On the surface, it might be ludicrous to suggest it but Mercedes are worried, and with good reason.
Their lead driver Lewis Hamilton currently boasts an impressive championship lead of 34 points, and their advantage in the constructors’ championship is an even more sizeable 102 points with just five races remaining.
Most would suggest both championships are a done deal but the Mercedes team hierarchy were left scratching their heads in the wake of the Malaysian Grand Prix.
That Lewis Hamilton finished second was no small miracle after an incredibly tough weekend in which both Mercedes perpetually struggled for balance and speed.
The ease with which Max Verstappen scythed past the pole-sitter and then pulled well clear is baffling to understand for a team that has been dominant at a few circuits this season and incredibly fast at the vast majority.
In short, no one from Hamilton to team boss Toto Wolff to their rivals and those watching in the stands expected Mercedes to endure such a drop in pace in Malaysia.
After all, the prognosis was that this would be the first circuit at which Hamilton and title rival Sebastian Vettel would truly be racing wheel to wheel, the nuances of a maverick circuit, on paper at least, playing to the strengths of both cars.
The Mercedes engine – generally regarded as the quickest in 2017 – should have been flying down Sepang’s two long straights while Ferrari was expected to be in the ascendancy through many of the corners.
The fact that Vettel finished only 25 seconds behind Hamilton at the chequered flag having started at the back of the grid said it all about the pace discrepancy, equating to about half a minute over the course of the race.
Mercedes have been here before this year: in Russia and Monaco most notably, where it became a simple case of damage limitation.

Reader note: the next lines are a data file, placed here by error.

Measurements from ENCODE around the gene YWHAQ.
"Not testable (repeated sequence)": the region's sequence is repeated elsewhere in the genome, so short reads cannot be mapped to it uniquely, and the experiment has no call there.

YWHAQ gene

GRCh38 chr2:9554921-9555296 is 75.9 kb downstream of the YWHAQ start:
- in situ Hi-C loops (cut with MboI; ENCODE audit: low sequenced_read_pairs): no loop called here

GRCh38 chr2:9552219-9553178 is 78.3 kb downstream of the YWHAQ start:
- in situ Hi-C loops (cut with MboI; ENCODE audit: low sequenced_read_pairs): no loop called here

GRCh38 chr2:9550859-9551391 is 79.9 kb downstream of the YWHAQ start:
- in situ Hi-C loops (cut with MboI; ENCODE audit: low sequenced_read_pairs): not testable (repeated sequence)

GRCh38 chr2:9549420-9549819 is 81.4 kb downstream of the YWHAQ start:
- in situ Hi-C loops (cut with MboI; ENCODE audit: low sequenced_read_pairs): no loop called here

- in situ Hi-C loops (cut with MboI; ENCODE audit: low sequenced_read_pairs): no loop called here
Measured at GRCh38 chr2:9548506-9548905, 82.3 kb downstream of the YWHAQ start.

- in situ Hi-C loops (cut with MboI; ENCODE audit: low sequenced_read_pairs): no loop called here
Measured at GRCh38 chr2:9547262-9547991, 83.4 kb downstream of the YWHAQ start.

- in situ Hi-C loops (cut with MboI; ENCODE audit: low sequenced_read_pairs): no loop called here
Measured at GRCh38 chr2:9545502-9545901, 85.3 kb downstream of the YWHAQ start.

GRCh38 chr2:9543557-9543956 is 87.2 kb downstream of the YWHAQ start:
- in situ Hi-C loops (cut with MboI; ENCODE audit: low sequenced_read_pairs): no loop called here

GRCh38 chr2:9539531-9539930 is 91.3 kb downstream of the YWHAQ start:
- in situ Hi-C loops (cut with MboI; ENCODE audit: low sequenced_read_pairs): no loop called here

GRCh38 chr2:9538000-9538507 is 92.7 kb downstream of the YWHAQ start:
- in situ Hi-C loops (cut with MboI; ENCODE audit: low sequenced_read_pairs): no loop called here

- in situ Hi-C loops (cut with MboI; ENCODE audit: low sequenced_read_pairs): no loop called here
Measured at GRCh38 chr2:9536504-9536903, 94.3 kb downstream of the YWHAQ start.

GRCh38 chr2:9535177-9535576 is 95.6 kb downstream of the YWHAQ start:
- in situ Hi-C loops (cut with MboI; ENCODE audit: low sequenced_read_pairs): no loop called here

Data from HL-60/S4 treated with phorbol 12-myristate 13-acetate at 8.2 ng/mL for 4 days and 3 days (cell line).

The Mercedes thrives in those 90-degree left-right corners, ones in which both driver and car can be aggressive, but in other corners suddenly the balance goes completely awry.
As they transition out of such corners, the rear end comes imbalanced and it creates a double whammy of oversteer and understeer. The car thereby loses its flow and with it raw pace, plus it causes increased degradation on the tyres.
And Hamilton struggled on both the softs and super softs in Malaysia.
What’s the answer? Somewhat worryingly, Mercedes don’t have one. It is, as they put it, a “fundamental issue” with their car for which there is no short fix.
Team boss Wolff’s succinct summary was thus: “How can a car that is so fast on many circuits lose so much with the tyre that is overheating?”
The vagaries of the Mercedes from one race weekend to the next is what makes the last five races of the championship so thrilling, and mean Vettel is far from out of it.
The Ferrari is quick and, for the most part, reliable, plus they have the added strength of a resurgent Red Bull whose drivers could potentially park themselves between the Ferraris and the Mercedes.
It’s all speculation of course as Mercedes have had a propensity for bouncing back but there are just six days until the next race in Japan.
Suzuka should be a better fit for Mercedes, but Ferrari will be the more confident going into the race weekend.
Red Bull driver Max Verstappen won the final edition of the Malaysian Grand Prix on Sunday, as Mercedes’ Lewis Hamilton finished second to extend his championship lead over Sebastian Vettel to 34 points.
Verstappen, 20, starting from second after Kimi Raikkonen’s Ferrari failed to make the grid, overtook pole-sitter Hamilton on lap four before clinching the second victory of his career and first this season.
Verstappen’s Red Bull team-mate Daniel Ricciardo was third ahead of Vettel, who weaved through the field to finish fourth after starting from the back of the grid following engine problems.
The results mean Hamilton enjoys a big championship lead over Vettel with five races left in the season, starting next week in Japan.